Setting Up vsftpd + TLS On Debian Squeeze

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Submitted by falko (Contact Author) (Forums) on Wed, 2012-06-20 16:37. :: Debian | FTP | Security

Setting Up vsftpd + TLS On Debian Squeeze

Version 1.0
Author: Falko Timme <ft [at] falkotimme [dot] com>
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Last edited 06/20/2012

FTP is a very insecure protocol because all passwords and all data are transferred in clear text. By using TLS, the whole communication can be encrypted, thus making FTP much more secure. This article explains how to set up vsftpd with TLS on a Debian Squeeze server.

I do not issue any guarantee that this will work for you!

 

1 Preliminary Note

In this tutorial I use the hostname server1.example.com with the IP address 192.168.0.100. These settings might differ for you, so you have to replace them where appropriate.

 

2 Installing vsftpd And OpenSSL

OpenSSL is needed by TLS; to install vsftpd and OpenSSL, we simply run:

apt-get install vsftpd openssl

 

3 Creating The SSL Certificate For TLS

In order to use TLS, we must create an SSL certificate. I create it in /etc/ssl/private - if the directory doesn't exist, create it now::

mkdir -p /etc/ssl/private
chmod 700 /etc/ssl/private

Afterwards, we can generate the SSL certificate as follows:

openssl req -x509 -nodes -days 365 -newkey rsa:1024 -keyout /etc/ssl/private/vsftpd.pem -out /etc/ssl/private/vsftpd.pem

Country Name (2 letter code) [AU]: <-- Enter your Country Name (e.g., "DE").
State or Province Name (full name) [Some-State]:
<-- Enter your State or Province Name.
Locality Name (eg, city) []:
<-- Enter your City.
Organization Name (eg, company) [Internet Widgits Pty Ltd]:
<-- Enter your Organization Name (e.g., the name of your company).
Organizational Unit Name (eg, section) []:
<-- Enter your Organizational Unit Name (e.g. "IT Department").
Common Name (eg, YOUR name) []:
<-- Enter the Fully Qualified Domain Name of the system (e.g. "server1.example.com").
Email Address []:
<-- Enter your Email Address.

 

4 Enabling TLS In vsftpd

In order to enable TLS in vsftpd, open /etc/vsftpd.conf...

vi /etc/vsftpd.conf

... and add or change the following options:

[...]
# Turn on SSL
ssl_enable=YES

# Allow anonymous users to use secured SSL connections
allow_anon_ssl=YES

# All non-anonymous logins are forced to use a secure SSL connection in order to
# send and receive data on data connections.
force_local_data_ssl=YES

# All non-anonymous logins are forced to use a secure SSL connection in order to send the password.
force_local_logins_ssl=YES

# Permit TLS v1 protocol connections. TLS v1 connections are preferred
ssl_tlsv1=YES

# Permit SSL v2 protocol connections. TLS v1 connections are preferred
ssl_sslv2=NO

# permit SSL v3 protocol connections. TLS v1 connections are preferred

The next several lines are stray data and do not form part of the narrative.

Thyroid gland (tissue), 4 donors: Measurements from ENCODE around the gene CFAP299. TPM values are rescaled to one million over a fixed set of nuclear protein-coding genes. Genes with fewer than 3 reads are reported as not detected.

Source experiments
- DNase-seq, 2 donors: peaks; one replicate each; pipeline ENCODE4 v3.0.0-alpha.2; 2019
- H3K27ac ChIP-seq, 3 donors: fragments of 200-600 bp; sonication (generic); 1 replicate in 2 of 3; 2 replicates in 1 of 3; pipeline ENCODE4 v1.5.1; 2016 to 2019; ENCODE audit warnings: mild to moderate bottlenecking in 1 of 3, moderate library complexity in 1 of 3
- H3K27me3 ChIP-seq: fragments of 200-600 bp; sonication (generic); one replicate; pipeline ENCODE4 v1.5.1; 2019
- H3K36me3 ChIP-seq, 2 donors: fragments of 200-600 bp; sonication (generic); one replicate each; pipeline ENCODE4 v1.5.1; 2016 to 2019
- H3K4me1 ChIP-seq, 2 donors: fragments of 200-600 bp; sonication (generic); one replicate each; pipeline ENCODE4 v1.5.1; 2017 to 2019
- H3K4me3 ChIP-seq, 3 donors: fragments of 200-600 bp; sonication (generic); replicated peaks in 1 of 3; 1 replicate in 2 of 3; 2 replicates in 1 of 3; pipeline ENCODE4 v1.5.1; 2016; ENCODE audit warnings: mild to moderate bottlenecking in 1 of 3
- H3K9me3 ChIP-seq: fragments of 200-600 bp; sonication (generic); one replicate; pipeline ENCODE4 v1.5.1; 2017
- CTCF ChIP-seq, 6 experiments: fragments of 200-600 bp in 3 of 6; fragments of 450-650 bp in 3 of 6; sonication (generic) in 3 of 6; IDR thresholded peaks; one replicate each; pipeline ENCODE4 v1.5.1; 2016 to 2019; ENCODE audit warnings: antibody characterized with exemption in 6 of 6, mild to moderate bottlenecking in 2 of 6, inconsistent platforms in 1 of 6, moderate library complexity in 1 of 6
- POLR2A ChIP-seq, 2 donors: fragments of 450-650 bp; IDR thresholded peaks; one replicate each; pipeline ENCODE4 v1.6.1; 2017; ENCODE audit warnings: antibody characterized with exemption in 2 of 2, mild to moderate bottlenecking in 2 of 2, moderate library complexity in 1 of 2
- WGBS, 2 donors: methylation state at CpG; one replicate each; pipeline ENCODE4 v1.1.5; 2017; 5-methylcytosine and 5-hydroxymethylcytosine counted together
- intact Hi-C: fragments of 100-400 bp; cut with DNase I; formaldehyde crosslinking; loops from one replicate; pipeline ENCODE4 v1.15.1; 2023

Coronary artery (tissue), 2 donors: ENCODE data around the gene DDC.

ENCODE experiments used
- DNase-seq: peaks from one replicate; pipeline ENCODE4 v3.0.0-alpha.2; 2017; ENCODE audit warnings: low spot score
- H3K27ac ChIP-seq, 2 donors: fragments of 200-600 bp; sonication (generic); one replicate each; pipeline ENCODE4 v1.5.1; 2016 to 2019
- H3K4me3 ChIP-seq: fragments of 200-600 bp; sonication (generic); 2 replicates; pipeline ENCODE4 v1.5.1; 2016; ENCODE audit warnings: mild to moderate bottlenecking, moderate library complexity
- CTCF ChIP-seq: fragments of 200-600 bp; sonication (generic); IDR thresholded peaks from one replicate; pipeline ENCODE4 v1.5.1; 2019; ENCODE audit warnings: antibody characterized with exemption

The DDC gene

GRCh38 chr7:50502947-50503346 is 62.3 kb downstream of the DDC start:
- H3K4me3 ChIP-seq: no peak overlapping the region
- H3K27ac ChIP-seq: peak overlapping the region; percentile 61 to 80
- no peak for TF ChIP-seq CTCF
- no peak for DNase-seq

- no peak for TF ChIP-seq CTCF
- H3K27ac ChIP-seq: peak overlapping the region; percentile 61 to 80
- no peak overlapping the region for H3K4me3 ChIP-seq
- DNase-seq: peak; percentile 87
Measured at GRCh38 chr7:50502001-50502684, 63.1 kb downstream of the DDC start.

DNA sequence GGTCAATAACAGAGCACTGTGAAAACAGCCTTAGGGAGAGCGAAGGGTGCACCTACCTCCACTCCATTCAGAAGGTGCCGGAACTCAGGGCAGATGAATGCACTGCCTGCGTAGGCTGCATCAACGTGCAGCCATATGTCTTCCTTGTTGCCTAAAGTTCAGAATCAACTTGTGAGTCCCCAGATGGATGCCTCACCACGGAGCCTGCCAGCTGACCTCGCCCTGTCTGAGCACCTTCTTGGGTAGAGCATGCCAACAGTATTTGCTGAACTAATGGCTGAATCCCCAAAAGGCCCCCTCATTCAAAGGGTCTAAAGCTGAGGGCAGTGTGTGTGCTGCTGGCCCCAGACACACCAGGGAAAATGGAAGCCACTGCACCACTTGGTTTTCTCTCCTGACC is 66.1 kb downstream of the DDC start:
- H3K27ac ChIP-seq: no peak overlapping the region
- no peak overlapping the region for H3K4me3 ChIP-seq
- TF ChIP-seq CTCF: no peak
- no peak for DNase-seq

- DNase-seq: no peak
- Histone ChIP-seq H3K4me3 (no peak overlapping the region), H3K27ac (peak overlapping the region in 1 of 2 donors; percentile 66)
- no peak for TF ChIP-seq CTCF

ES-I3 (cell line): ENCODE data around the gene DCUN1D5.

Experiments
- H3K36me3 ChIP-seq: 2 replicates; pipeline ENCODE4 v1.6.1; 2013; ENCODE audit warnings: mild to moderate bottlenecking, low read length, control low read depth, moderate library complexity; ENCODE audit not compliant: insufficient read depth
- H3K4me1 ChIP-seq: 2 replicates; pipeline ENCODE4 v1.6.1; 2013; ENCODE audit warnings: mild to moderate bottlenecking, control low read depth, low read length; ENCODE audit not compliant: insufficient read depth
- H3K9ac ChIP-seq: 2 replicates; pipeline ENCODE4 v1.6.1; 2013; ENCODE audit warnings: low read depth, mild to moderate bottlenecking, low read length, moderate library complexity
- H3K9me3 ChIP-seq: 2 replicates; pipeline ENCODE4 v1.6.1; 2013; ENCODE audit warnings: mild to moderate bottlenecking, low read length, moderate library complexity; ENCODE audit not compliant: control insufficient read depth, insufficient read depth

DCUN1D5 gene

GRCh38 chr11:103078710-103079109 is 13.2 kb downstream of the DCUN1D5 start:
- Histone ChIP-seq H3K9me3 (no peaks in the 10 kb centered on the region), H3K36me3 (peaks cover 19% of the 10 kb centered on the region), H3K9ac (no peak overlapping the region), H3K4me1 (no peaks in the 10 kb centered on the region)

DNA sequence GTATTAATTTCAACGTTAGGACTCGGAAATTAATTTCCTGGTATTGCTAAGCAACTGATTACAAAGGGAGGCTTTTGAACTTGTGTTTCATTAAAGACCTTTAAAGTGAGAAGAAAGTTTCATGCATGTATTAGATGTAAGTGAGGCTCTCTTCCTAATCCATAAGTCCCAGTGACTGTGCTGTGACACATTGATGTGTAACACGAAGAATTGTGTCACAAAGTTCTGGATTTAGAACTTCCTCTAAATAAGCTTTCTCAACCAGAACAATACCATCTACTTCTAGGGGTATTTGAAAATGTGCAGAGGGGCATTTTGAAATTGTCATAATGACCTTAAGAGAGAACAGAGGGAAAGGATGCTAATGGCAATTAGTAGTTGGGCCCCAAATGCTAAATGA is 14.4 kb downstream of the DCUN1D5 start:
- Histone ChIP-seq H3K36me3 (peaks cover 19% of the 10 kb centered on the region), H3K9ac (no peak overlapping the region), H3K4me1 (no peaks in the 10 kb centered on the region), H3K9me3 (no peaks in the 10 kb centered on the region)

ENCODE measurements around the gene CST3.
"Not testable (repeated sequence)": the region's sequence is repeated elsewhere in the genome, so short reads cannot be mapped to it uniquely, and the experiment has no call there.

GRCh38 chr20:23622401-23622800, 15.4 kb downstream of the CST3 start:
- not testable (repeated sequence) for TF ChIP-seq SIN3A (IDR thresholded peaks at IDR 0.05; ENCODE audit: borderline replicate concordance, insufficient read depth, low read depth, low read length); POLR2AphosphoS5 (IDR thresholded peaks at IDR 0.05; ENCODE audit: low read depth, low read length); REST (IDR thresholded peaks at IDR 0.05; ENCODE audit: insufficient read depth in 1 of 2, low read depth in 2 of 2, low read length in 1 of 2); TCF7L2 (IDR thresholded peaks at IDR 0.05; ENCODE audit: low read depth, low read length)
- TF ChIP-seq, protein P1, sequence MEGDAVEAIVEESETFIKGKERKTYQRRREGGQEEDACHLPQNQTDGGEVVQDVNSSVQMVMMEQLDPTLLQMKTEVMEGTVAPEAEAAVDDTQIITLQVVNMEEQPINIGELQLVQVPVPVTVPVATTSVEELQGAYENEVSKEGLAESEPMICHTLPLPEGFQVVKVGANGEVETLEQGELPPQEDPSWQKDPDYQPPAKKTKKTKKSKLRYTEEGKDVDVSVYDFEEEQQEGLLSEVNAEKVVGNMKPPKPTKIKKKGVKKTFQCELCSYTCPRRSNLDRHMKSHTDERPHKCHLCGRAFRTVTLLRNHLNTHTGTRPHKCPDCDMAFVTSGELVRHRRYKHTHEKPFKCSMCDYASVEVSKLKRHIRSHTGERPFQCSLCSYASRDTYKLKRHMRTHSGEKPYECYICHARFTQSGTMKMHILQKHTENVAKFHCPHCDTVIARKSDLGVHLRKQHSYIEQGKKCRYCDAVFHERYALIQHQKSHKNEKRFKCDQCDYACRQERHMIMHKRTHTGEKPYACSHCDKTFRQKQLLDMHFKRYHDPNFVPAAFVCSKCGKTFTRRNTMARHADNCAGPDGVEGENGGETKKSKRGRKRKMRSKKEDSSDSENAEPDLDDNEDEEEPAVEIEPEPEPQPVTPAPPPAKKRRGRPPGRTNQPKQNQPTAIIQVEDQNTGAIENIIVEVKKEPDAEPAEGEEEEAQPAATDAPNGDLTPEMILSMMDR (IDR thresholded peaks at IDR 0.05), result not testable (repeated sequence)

ssl_sslv3=NO

# Disable SSL session reuse (required by WinSCP)
require_ssl_reuse=NO

# Select which SSL ciphers vsftpd will allow for encrypted SSL connections (required by FileZilla)
ssl_ciphers=HIGH

# This option specifies the location of the RSA certificate to use for SSL
# encrypted connections.
rsa_cert_file=/etc/ssl/private/vsftpd.pem
[...]

If you use force_local_logins_ssl=YES and force_local_data_ssl=YES, then only TLS connections are allowed (this locks out any users with old FTP clients that don't have TLS support); by using force_local_logins_ssl=NO and force_local_data_ssl=NO both TLS and non-TLS connections are allowed, depending on what the FTP client supports.

Apart from the TLS options, make sure you also have the following settings in your vsftpd.conf to enable non-anonymous logins:

[...]
# Uncomment this to allow local users to log in.
local_enable=YES
#
# Uncomment this to enable any form of FTP write command.
write_enable=YES
#
# Default umask for local users is 077. You may wish to change this to 022,
# if your users expect that (022 is used by most other ftpd's)
local_umask=022
[...]
# You may restrict local users to their home directories.  See the FAQ for
# the possible risks in this before using chroot_local_user or
# chroot_list_enable below.
chroot_local_user=YES
[...]

Restart vsftpd afterwards:

/etc/init.d/vsftpd restart

That's it. You can now try to connect using your FTP client; however, you should configure your FTP client to use TLS (this is a must if you use force_local_logins_ssl=YES and force_local_data_ssl=YES) - see the next chapter how to do this with FileZilla.

 

5 Configuring FileZilla For TLS

In order to use FTP with TLS, you need an FTP client that supports TLS, such as FileZilla.

In FileZilla, open the Server Manager:

Select the server that uses vsftpd with TLS; in the Server Type drop-down menu, select FTPES instead of normal FTP:

Now you can connect to the server. If you do this for the first time, you must accept the server's new SSL certificate:

If everything goes well, you should now be logged in on the server:

 

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